Let Them Eat McDonald’s

by Elaine Schwartz    •    Jan 27, 2012    •    853 Views

By Elizabeth Chrystal, guest blogger.

France has long been known as a country of gourmets; it’s famous for its 2-hour lunches, picture-perfect pastries, and dizzying variety of cheeses. But the country that gave us succulent dishes like coq au vin and boeuf bourguignon has a new gastronomic passion, and one that might surprise you: McDonald’s. As a recent NPR story points out, France is McDonald’s second largest market, and the chain is poised to open even more restaurants in the country this year. France is already home to more than 1,200 of the franchises, many clustered around urban centers like Paris and Strasbourg.

Why is there so much enthusiasm for eating “chez MacDo,” as it’s called in France? The most obvious reason is the food. McDonald’s has been very clever in adapting to French tastes and creating their own versions of traditional French dishes. This means that the menu of a McDonald’s in Paris, France will be strikingly different from one in Paris, Texas. In France, diners can buy such items as “Le Croque McDo,” a riff on the classic French ham-and-cheese sandwich. “Le Charolais,” which is made up of a celebrated kind of French beef, and even a “Mouseee aux Trois Chocolats,” McDonald’s version of a classic French chocolate mousse. During the time I was studying in Paris last fall, they introduced “Le McWrap Chevre” to great fanfare-think larger-than-life billboards and ads in every metro station. This sandwich features small rounds of fried goat cheese, one of France’s most popular cheeses, with vegetables and cheese sauce in a wrap. Last summer, the “McBaguette” was introduced, as reported by the French newspaper, LeFigaro. The item appeared on the chain’s breakfast menu in September, and has been such a success that a baguette sandwich is set to be added to the lunch and dinner menu this summer.

McDonald’s has also taken steps to adapt to French eating habits. Since French consumers generally spend much more time lingering over meals than their Anglo-Saxon counterparts, McDonald’s has worked hard to make their stores inviting and tastefully decorated. Like the neighborhood cafes that surround them, many McDonald’s restaurants in France feature plush chairs, wood flooring, and subdued lighting. Some outlets even have fireplaces, flat-screen TVs and stone accents. These “luxe” restaurants stand in sharp contrast to the majority of McDonald’s U.S. restaurants, which seek to maximize customer turnover and minimize the amount of time customers are inside.

McDonald’s has also taken steps to silence French critics who complain that the chain’s food is too unhealthy. Not only has McDonald’s France added new packets of fresh fruit and vegetables to its menu and begun offering whole-wheat buns for its Big Macs, it has also introduced a whole new restaurant concept: the McSalad. Located in the massive French office park, La Defense, on the outskirts of Paris, visitors to this restaurant won’t find any of McDonald’s traditional burgers or fries. Instead, as the name suggests, the McSalad is an all-salad restaurant targeting health-conscious business people and office workers who eat their lunch in the area. This allows them to reach a new consumer demographic without changing the traditional menu.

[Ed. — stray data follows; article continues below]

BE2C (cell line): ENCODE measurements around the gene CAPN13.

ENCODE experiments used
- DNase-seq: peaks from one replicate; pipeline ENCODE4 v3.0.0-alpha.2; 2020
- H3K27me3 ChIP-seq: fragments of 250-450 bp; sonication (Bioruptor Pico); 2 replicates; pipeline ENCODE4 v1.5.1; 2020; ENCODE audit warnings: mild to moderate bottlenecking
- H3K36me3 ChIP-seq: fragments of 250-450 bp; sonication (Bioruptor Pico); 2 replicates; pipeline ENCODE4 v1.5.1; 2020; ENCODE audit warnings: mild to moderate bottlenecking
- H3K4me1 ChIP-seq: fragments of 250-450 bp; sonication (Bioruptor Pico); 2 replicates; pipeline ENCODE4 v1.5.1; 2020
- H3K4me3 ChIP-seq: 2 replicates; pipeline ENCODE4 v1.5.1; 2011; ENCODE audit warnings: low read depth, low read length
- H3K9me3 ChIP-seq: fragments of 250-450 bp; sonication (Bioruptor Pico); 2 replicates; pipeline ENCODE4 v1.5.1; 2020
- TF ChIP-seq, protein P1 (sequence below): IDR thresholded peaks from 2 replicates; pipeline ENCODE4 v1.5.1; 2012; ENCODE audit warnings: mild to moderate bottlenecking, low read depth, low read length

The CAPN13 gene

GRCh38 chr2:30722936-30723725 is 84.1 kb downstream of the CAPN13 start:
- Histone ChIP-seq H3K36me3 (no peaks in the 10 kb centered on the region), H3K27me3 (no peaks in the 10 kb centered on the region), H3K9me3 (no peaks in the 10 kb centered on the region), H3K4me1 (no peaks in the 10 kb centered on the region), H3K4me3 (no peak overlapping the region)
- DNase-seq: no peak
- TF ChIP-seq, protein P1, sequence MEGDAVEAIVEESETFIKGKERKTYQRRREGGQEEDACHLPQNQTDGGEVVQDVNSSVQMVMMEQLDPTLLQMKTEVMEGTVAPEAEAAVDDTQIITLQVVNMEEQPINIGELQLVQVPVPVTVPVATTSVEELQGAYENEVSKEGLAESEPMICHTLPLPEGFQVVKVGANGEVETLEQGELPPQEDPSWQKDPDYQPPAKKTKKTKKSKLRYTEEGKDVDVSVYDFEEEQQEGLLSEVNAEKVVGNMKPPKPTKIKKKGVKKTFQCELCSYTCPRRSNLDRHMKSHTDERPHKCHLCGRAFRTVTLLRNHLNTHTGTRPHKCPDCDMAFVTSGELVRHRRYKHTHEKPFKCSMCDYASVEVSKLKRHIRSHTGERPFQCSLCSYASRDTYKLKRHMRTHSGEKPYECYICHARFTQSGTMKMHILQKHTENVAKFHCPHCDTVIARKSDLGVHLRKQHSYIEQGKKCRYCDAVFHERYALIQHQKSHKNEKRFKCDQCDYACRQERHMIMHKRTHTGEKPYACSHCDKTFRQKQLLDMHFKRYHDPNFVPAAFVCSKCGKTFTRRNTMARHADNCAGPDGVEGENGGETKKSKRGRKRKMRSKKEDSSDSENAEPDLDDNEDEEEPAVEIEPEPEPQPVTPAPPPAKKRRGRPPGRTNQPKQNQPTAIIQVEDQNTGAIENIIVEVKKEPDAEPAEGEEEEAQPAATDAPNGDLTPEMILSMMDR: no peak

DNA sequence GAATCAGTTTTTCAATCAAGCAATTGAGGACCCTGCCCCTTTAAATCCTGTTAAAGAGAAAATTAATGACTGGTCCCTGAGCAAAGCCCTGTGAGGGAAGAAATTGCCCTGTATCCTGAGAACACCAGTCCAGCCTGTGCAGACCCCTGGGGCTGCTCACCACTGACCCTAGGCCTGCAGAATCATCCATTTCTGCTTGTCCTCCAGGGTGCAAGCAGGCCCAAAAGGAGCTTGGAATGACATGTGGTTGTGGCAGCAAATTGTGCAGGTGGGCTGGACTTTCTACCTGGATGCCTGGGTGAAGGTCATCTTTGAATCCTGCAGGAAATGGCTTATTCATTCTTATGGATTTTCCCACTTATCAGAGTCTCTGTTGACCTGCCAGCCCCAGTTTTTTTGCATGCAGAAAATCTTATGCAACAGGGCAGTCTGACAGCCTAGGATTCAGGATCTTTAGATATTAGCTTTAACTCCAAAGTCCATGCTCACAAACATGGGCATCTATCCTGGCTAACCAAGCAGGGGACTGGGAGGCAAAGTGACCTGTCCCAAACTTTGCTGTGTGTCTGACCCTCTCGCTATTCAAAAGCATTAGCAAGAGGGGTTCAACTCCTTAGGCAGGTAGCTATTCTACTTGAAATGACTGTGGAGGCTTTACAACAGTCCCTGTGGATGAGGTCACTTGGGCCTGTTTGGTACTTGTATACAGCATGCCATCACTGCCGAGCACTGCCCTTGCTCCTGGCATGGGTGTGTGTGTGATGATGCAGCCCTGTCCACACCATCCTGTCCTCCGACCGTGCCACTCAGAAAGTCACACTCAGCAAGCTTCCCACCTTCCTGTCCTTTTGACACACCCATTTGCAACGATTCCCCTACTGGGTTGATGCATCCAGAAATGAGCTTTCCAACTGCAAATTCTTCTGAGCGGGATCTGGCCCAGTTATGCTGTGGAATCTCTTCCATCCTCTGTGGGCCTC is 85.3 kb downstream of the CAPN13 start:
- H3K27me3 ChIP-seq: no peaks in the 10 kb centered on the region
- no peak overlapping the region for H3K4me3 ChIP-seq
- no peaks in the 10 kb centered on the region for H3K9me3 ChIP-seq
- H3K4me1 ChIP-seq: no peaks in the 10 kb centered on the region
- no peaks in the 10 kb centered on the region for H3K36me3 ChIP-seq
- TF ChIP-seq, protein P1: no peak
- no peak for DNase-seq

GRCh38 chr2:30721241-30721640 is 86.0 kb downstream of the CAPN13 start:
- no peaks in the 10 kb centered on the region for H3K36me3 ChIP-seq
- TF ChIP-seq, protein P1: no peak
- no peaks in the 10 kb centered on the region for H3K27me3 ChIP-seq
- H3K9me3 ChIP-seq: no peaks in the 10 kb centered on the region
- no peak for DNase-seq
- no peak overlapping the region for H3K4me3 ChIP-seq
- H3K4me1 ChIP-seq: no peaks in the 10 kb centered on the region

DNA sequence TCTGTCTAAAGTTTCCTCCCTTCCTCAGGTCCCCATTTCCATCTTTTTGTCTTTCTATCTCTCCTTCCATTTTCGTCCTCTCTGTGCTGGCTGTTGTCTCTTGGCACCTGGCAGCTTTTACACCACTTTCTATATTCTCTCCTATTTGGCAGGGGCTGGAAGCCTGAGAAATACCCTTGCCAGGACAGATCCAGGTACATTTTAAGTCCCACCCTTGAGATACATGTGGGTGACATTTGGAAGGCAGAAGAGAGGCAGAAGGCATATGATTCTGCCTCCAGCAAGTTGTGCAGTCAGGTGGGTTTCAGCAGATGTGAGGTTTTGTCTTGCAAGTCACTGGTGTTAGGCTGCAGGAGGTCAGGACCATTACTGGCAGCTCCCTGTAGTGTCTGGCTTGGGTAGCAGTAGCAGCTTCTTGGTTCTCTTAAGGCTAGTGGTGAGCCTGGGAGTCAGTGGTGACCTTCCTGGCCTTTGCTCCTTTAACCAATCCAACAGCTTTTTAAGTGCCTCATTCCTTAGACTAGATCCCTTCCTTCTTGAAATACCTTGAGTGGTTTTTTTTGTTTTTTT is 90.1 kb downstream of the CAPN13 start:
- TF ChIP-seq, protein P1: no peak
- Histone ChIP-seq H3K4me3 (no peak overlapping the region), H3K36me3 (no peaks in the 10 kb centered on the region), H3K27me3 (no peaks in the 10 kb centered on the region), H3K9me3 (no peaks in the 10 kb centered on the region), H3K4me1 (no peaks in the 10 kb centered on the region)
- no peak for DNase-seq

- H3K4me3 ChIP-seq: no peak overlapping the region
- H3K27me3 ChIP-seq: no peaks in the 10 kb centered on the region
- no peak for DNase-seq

The Economic Lesson

We might expect a well-known chain like McDonald’s to offer nothing more than a “slice of America” abroad, serving up the same fare in India as it does in Indiana. This would significantly simplify production and distribution challenges, not to mention avoiding the difficulty of creating new menu items that please local palates. However, as we’ve just seen, McDonald’s has achieved success not by following the same business strategies that it uses in the U.S., but by significantly adapting to local tastes. In a recent paper about McDonald’s in France, written by graduates of the Wharton School of Business, the authors even raise the question, “Can McDonald’s still be considered an American company? The golden arches remain a worldwide symbol of the U.S., but the food–and even the restaurants themselves–have come a long way.

An Economic Question: Which other American companies have achieved global success by rebranding themselves overseas?

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